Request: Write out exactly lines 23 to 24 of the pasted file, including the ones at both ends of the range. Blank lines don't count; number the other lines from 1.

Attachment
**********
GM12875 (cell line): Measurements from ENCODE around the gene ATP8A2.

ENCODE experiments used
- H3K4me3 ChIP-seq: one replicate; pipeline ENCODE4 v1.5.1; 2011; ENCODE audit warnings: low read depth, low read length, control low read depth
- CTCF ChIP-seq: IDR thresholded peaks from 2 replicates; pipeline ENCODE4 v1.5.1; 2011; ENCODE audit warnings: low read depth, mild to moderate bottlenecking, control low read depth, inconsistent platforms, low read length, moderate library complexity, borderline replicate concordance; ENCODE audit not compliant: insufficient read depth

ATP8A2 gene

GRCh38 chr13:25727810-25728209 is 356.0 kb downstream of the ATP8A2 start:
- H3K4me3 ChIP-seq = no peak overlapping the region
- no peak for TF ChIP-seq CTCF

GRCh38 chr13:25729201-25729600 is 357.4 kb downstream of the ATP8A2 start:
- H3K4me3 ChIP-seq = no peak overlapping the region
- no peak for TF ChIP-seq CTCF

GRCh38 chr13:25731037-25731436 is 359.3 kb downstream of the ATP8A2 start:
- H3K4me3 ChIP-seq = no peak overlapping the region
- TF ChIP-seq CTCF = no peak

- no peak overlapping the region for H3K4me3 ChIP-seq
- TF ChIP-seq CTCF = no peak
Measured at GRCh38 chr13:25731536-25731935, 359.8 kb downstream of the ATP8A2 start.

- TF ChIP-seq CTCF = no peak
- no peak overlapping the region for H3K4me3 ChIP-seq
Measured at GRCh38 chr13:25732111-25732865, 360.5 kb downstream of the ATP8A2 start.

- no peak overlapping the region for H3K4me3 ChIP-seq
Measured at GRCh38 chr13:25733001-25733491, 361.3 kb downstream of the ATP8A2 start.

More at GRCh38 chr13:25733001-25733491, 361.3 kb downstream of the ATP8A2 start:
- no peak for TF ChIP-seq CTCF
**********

More at GRCh38 chr13:25733001-25733491, 361.3 kb downstream of the ATP8A2 start:
- no peak for TF ChIP-seq CTCF